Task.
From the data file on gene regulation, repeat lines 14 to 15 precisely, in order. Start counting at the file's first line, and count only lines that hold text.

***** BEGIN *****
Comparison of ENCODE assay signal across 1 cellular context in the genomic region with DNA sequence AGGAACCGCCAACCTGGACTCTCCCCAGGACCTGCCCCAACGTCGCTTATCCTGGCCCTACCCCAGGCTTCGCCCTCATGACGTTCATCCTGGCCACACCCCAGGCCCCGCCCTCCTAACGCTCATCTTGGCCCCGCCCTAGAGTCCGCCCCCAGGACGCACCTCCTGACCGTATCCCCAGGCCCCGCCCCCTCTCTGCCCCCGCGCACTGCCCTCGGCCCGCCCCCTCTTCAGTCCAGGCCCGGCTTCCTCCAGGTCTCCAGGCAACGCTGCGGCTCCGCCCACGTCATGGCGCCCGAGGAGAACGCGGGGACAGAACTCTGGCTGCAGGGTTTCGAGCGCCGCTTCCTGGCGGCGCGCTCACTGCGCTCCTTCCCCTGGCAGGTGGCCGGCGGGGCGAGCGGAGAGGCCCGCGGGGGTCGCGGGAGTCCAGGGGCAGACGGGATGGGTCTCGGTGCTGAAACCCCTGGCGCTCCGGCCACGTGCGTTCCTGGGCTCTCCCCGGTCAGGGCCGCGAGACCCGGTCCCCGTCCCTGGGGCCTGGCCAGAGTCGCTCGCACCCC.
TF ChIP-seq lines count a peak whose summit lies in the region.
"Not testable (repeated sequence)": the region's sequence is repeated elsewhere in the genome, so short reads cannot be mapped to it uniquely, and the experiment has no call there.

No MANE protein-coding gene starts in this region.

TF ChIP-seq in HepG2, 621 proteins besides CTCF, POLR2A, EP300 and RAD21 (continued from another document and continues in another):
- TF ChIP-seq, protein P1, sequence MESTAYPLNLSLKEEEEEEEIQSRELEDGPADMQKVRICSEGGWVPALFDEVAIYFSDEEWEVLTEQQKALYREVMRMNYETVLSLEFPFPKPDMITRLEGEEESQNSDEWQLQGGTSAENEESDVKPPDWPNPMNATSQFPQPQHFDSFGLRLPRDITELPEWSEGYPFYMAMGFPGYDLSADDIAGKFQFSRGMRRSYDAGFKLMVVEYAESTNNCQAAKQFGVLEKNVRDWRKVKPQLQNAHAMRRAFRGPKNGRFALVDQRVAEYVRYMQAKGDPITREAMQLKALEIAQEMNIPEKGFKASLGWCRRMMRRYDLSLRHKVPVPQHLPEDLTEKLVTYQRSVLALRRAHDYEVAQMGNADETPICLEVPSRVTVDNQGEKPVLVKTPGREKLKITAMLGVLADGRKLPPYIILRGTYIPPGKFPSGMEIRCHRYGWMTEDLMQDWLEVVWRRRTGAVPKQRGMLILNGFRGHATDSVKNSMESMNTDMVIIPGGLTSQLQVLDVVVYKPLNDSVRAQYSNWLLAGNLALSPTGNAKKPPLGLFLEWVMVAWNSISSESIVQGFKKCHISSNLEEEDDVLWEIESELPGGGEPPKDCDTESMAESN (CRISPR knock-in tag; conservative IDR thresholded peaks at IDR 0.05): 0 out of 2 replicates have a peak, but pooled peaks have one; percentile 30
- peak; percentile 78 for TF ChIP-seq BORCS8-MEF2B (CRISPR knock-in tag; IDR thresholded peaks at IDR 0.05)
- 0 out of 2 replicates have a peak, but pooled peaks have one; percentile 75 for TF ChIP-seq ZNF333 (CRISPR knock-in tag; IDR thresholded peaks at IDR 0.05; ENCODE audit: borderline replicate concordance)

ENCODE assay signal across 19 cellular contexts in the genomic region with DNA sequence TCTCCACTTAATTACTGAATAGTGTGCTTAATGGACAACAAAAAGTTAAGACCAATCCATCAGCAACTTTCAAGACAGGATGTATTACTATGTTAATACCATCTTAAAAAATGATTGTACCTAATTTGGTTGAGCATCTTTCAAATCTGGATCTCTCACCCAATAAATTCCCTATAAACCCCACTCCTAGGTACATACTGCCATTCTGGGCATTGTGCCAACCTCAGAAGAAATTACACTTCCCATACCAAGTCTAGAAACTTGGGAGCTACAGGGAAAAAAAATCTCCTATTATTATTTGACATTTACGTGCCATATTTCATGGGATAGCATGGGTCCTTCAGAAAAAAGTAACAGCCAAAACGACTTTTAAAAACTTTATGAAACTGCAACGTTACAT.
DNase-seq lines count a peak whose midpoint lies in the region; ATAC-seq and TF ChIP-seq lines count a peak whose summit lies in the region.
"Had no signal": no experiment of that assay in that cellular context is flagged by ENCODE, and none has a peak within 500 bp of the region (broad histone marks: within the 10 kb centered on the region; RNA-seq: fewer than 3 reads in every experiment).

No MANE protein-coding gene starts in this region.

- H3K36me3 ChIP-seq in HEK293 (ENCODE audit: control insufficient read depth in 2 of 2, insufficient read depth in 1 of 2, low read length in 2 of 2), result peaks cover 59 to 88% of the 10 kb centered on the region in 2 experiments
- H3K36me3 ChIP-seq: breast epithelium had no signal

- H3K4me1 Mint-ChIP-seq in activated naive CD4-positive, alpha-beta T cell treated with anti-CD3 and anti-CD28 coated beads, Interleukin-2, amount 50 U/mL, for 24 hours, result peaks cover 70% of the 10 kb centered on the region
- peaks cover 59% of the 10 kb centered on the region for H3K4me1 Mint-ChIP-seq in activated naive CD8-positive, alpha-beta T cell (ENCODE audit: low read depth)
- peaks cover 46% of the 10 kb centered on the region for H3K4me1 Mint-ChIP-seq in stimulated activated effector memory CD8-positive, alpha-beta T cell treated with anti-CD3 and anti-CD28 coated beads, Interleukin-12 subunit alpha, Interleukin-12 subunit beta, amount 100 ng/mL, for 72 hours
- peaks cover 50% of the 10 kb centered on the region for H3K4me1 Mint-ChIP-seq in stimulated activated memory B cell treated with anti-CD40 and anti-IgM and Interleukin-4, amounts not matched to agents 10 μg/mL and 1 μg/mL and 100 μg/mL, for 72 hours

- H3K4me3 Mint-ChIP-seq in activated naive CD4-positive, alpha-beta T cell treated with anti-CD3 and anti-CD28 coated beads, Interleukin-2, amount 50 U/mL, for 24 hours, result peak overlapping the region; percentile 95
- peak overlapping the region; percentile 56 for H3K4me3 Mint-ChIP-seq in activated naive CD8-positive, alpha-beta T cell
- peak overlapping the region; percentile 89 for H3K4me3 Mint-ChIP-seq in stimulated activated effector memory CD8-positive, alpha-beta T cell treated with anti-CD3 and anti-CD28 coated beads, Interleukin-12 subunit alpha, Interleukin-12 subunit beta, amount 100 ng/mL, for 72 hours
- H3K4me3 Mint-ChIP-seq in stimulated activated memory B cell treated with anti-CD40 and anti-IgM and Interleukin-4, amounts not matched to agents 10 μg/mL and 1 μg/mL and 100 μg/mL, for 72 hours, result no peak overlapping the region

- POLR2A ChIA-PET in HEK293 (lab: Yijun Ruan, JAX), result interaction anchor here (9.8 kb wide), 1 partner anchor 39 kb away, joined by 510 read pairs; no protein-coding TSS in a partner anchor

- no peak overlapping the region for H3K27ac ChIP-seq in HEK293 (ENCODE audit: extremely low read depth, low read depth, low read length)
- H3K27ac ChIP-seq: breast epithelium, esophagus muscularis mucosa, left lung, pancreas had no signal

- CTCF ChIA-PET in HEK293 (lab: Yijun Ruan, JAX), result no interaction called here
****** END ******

- H3K36me3 ChIP-seq: breast epithelium had no signal

- H3K4me1 Mint-ChIP-seq in activated naive CD4-positive, alpha-beta T cell treated with anti-CD3 and anti-CD28 coated beads, Interleukin-2, amount 50 U/mL, for 24 hours, result peaks cover 70% of the 10 kb centered on the region